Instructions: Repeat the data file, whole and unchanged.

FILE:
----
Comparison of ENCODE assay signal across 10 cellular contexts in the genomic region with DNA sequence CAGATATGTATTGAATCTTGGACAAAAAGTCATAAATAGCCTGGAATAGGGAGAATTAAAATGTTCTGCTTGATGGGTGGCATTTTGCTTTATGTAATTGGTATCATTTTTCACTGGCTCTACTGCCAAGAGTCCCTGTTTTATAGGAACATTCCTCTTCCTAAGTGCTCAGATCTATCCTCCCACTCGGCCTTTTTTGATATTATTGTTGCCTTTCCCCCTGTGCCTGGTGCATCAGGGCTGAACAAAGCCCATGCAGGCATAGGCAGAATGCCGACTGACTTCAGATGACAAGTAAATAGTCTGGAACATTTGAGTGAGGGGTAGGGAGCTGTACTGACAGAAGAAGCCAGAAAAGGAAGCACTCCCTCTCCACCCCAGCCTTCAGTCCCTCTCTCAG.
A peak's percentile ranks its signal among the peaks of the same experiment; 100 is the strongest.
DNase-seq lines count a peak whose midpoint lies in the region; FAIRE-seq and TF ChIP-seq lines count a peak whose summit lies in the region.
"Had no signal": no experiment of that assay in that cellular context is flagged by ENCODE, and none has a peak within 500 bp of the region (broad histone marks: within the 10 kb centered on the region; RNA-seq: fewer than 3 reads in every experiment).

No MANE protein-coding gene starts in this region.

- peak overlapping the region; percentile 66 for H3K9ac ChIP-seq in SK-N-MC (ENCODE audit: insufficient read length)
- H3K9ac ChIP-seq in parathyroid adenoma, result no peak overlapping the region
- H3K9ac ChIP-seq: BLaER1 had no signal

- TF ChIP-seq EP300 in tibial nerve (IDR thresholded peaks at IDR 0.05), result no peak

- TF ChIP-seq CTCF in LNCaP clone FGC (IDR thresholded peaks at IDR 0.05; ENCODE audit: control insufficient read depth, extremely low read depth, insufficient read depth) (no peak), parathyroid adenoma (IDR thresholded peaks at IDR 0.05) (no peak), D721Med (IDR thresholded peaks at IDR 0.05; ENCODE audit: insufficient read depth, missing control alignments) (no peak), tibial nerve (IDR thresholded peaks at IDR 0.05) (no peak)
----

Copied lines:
Comparison of ENCODE assay signal across 10 cellular contexts in the genomic region with DNA sequence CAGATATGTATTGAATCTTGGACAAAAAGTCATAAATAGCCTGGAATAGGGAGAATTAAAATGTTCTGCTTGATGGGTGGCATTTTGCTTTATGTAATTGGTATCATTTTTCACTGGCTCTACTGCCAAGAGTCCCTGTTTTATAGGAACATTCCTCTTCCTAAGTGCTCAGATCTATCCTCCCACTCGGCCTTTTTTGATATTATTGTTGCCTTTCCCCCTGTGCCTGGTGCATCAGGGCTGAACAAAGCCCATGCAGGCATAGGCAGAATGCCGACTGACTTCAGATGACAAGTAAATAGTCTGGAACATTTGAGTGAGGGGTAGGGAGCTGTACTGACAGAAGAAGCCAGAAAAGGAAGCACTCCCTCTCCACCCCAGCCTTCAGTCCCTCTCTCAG.
A peak's percentile ranks its signal among the peaks of the same experiment; 100 is the strongest.
DNase-seq lines count a peak whose midpoint lies in the region; FAIRE-seq and TF ChIP-seq lines count a peak whose summit lies in the region.
"Had no signal": no experiment of that assay in that cellular context is flagged by ENCODE, and none has a peak within 500 bp of the region (broad histone marks: within the 10 kb centered on the region; RNA-seq: fewer than 3 reads in every experiment).

No MANE protein-coding gene starts in this region.

- peak overlapping the region; percentile 66 for H3K9ac ChIP-seq in SK-N-MC (ENCODE audit: insufficient read length)
- H3K9ac ChIP-seq in parathyroid adenoma, result no peak overlapping the region
- H3K9ac ChIP-seq: BLaER1 had no signal

- TF ChIP-seq EP300 in tibial nerve (IDR thresholded peaks at IDR 0.05), result no peak

- TF ChIP-seq CTCF in LNCaP clone FGC (IDR thresholded peaks at IDR 0.05; ENCODE audit: control insufficient read depth, extremely low read depth, insufficient read depth) (no peak), parathyroid adenoma (IDR thresholded peaks at IDR 0.05) (no peak), D721Med (IDR thresholded peaks at IDR 0.05; ENCODE audit: insufficient read depth, missing control alignments) (no peak), tibial nerve (IDR thresholded peaks at IDR 0.05) (no peak)